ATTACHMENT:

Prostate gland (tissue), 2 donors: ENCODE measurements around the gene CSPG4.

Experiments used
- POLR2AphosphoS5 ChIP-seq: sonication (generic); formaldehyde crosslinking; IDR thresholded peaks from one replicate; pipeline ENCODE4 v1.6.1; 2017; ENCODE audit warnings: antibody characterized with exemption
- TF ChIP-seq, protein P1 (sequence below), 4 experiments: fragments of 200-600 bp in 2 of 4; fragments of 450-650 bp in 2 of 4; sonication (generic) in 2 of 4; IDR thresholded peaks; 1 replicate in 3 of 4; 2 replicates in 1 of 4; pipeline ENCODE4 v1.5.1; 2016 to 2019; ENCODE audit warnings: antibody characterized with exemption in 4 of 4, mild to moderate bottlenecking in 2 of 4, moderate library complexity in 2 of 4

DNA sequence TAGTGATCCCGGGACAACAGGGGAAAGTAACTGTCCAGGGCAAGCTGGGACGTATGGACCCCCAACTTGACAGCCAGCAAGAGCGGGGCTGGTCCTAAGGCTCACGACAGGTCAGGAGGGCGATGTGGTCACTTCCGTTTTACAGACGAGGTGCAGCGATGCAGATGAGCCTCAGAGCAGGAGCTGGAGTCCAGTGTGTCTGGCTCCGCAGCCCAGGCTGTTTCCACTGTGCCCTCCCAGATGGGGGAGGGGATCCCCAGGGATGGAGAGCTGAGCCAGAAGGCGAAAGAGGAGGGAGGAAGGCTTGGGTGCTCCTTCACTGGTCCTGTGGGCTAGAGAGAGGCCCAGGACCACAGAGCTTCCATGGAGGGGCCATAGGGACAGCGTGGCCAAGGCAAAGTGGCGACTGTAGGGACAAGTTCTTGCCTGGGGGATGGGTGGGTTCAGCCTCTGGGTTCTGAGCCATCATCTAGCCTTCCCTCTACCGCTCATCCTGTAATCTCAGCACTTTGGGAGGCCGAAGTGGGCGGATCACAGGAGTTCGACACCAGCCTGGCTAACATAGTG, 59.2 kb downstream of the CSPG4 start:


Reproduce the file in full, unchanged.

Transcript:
Prostate gland (tissue), 2 donors: ENCODE measurements around the gene CSPG4.

Experiments used
- POLR2AphosphoS5 ChIP-seq: sonication (generic); formaldehyde crosslinking; IDR thresholded peaks from one replicate; pipeline ENCODE4 v1.6.1; 2017; ENCODE audit warnings: antibody characterized with exemption
- TF ChIP-seq, protein P1 (sequence below), 4 experiments: fragments of 200-600 bp in 2 of 4; fragments of 450-650 bp in 2 of 4; sonication (generic) in 2 of 4; IDR thresholded peaks; 1 replicate in 3 of 4; 2 replicates in 1 of 4; pipeline ENCODE4 v1.5.1; 2016 to 2019; ENCODE audit warnings: antibody characterized with exemption in 4 of 4, mild to moderate bottlenecking in 2 of 4, moderate library complexity in 2 of 4

DNA sequence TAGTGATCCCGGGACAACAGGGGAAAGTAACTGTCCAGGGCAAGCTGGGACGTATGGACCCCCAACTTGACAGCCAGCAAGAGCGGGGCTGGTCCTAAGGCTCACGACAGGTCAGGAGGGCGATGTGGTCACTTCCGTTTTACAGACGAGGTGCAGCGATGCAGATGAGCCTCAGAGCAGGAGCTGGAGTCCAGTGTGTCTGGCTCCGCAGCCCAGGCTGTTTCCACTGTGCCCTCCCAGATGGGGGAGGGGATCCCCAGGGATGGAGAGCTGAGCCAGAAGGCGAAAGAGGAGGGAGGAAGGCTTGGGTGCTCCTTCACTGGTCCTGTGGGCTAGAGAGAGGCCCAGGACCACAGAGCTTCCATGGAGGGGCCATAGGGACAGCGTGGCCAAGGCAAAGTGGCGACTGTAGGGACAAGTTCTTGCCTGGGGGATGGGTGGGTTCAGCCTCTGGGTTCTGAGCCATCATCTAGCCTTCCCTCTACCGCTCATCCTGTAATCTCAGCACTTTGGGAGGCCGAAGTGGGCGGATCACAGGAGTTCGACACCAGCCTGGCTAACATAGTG, 59.2 kb downstream of the CSPG4 start: